We're a nation that's living hand-to-mouth, but we're convinced that we're doing pretty well. One in five people have no savings, and we put aside an average of just £150 a month. However, two thirds of people say they are good with money.
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A study, by Santander, found that we're not saving anything like enough. The average Brit puts aside just £150 a month - which has to cover everything from short-term emergencies, to medium-term spending like a new car or boiler, annual spends like holidays and Christmas, and long term savings. This is a tiny fraction of what we ought to be putting aside to secure a comfortable future.
It also found that we're saving badly too. While many people are saving for the medium or long term, 53% of people hold their money in a savings account and 27% in a cash ISA - despite the fact that both are producing miserable returns during a period of unprecedentedly low rates. Meanwhile only 10% of Brits invest in stocks and shares ISAs.
However, there's a significant proportion of people who are fairly smug about their situation. Almost two thirds say that their friends or family would describe them as being "good with money". Of these, almost three quarters pay all their bills on time, half seek out promotional offers rather than paying full price, 44% keep an eye on their bills to see if they could be getting a better deal and 38% pay off their full credit card balance at the end of each month.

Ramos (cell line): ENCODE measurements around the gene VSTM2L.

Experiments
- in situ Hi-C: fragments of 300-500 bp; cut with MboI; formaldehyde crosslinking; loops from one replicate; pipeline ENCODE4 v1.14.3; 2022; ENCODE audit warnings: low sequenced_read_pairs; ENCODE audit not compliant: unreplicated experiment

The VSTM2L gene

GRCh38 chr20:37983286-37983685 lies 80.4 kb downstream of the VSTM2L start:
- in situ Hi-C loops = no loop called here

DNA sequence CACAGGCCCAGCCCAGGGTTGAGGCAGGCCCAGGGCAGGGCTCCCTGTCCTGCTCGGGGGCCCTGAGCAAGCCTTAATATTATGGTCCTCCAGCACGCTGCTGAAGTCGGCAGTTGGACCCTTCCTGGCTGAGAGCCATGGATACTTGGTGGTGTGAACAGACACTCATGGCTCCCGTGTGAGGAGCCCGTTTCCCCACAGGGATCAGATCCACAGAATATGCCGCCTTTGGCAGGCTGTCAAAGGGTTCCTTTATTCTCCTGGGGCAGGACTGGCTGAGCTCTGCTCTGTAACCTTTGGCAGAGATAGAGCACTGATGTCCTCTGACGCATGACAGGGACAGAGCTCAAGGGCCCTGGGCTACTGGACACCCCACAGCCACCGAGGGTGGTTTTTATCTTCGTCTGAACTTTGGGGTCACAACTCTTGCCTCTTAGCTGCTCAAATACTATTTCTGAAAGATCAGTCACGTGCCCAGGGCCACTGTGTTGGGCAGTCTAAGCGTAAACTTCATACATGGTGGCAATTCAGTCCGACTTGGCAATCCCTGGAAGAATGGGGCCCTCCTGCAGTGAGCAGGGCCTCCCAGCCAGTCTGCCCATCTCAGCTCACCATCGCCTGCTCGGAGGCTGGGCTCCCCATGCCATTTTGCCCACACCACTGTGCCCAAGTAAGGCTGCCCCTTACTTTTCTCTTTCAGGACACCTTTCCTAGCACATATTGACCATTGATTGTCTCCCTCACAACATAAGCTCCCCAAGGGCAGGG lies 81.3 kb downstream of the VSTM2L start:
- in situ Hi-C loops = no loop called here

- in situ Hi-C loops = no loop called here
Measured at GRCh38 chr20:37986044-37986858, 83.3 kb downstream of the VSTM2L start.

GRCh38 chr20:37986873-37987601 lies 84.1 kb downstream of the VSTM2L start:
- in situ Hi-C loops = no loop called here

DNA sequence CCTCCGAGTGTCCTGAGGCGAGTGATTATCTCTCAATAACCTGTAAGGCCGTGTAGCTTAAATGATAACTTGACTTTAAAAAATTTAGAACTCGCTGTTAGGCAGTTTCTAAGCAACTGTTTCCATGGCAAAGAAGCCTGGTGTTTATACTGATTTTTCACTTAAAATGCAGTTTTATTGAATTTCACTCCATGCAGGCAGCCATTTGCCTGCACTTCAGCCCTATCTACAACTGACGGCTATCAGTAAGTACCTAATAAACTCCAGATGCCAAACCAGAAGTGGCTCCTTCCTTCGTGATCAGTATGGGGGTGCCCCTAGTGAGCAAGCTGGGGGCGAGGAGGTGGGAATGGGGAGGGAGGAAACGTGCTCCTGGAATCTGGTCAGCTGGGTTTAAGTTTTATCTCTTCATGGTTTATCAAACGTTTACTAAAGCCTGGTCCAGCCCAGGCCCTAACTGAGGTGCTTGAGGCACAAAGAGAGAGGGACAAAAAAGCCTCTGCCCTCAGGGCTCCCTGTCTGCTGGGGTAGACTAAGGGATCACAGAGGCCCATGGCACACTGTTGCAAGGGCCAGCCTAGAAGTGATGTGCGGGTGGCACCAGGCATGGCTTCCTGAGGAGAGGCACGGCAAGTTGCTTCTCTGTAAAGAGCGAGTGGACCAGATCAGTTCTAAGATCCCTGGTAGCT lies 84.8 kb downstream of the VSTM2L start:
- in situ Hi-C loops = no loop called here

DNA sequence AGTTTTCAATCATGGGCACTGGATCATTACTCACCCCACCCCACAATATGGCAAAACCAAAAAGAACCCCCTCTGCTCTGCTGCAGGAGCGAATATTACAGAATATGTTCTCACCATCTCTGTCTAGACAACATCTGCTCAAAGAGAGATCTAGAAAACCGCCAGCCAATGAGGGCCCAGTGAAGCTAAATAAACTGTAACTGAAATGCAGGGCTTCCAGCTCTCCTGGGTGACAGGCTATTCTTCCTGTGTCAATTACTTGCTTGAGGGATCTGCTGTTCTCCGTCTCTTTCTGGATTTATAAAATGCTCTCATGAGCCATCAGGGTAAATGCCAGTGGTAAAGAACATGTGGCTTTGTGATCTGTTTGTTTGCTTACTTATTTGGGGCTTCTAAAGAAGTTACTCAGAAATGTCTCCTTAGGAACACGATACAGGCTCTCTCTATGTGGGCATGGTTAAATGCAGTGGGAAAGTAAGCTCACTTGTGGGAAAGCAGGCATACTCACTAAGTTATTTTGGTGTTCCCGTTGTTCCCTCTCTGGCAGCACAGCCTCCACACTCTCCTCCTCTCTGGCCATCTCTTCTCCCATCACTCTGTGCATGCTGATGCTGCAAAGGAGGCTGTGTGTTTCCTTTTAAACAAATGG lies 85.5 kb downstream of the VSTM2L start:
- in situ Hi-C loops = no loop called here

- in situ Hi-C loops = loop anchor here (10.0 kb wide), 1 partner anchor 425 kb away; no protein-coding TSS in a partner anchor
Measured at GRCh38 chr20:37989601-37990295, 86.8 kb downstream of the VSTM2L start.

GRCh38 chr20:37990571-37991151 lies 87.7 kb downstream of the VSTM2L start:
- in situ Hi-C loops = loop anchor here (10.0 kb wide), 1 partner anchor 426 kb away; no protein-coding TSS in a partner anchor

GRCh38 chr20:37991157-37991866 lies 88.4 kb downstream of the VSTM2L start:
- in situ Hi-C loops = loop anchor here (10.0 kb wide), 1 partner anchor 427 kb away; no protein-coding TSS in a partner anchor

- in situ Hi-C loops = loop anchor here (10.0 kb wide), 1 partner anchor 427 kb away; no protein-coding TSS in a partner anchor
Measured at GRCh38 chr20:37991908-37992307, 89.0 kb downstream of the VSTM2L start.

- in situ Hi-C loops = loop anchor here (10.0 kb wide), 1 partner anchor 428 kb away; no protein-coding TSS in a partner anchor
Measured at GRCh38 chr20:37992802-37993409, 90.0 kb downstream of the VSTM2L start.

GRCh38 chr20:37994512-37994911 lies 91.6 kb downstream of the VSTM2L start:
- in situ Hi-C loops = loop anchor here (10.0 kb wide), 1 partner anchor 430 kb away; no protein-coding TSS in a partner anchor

Given that only 44% of people are saving for a bigger safety net, 34% for a holiday, 26% for unexpected bills, 22% for retirement, and 14% for a home - it would seem to indicate that some of this smugness may be a little misplaced.
The problem comes down to the way our brains work. We see cause and effect only when it's directly in front of us. On a day-to-day basis, we see our spending, bills and current account. When we cut costs and spend within our means, we can immediately see the consequences of our actions, reap the rewards, and feel smug.
What we don't see is what lies ahead. We don't consider the major financial outlay that will come out of the blue, or the shortfall when we come to retire, so we don't feel the consequences of neglecting these areas of our finances until further down the line.
It means we can simultaneously be feeling smug and on top of our finances, and yet be building up a major financial crisis a few months or years down the track.
But what do you think? Are you guilty of this, or are you on top of everything? Let us know in the comments.